Training carrier pigeons to fly contraband beyond prison walls is undeniably canny, but these days all you need is an inexpensive drone to do the same job. While perhaps not as reliable, remote-controlled mules carrying drugs and phones into prisons are now a persistent problem for law enforcement. So much so that today the UK government has announced a new "specialist squad of prison and police officers" has been assembled to investigate the flying smugglers.
If you're picturing a crack team of drone gun-wielding heavies with eagles perched on their shoulders, sorry to burst your bubble, but it's more of an intel-sharing initiative. Police and prison officers will work with other agencies to examine drones recovered from unsuccessful runs to identify those involved in the smuggling operations, passing that info down to local-level officers to act on.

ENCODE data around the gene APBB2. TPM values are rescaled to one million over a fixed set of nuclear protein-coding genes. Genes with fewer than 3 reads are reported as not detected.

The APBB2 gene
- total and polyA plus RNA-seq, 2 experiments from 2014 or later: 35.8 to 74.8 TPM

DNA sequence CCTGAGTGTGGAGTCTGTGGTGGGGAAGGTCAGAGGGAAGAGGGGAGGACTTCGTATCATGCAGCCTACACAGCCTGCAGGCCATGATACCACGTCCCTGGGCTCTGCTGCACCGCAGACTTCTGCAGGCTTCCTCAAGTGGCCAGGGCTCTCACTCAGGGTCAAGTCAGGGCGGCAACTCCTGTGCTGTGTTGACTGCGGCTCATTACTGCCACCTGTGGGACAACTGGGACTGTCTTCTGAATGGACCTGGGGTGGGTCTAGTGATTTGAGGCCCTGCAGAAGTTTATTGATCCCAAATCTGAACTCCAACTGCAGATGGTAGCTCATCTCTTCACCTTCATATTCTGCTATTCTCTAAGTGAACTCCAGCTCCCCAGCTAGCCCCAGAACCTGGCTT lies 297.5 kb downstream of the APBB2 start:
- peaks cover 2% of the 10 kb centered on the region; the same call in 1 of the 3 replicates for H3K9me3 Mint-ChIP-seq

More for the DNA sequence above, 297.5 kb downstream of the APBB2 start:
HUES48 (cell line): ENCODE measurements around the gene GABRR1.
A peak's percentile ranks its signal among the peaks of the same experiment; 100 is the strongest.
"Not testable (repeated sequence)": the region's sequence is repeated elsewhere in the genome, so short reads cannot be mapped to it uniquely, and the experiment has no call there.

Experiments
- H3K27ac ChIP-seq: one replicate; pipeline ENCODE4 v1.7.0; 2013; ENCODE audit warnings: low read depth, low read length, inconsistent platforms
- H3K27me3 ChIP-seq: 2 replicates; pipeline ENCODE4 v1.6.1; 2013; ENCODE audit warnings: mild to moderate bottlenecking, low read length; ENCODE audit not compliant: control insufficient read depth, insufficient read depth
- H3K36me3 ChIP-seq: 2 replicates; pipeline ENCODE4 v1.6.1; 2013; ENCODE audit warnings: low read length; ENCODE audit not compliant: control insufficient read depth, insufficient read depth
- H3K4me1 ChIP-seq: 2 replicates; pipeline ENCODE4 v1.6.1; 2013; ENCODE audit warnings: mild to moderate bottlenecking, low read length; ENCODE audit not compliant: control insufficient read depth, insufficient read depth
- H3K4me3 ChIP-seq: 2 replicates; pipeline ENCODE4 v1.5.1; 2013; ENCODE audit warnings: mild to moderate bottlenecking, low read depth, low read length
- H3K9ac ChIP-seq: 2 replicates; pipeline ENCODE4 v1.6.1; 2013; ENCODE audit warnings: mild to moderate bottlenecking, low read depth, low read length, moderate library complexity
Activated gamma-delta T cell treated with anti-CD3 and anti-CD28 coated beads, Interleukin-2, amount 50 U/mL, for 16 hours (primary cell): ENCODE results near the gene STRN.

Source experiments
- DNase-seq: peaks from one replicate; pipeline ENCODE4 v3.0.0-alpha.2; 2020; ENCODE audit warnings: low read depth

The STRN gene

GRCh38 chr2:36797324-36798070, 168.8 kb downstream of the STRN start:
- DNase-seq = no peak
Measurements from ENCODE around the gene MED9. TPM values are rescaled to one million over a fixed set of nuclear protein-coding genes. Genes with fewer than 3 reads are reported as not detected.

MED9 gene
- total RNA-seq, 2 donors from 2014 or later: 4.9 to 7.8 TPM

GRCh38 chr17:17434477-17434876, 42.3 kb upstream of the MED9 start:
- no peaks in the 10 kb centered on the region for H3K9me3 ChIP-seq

The first Brit to be jailed for flying contraband into prisons by drone received a 14-month sentence last July, but within today's announcement, the government highlights other, more recent convictions. In October last year, a man was given three years and four months after he was caught outside a prison in Warrington with drugs and a drone in his bag. The heftier sentence of four years and eight months was handed down to another man in December, following his attempt to fly drugs and phones over the walls of HMP Manchester.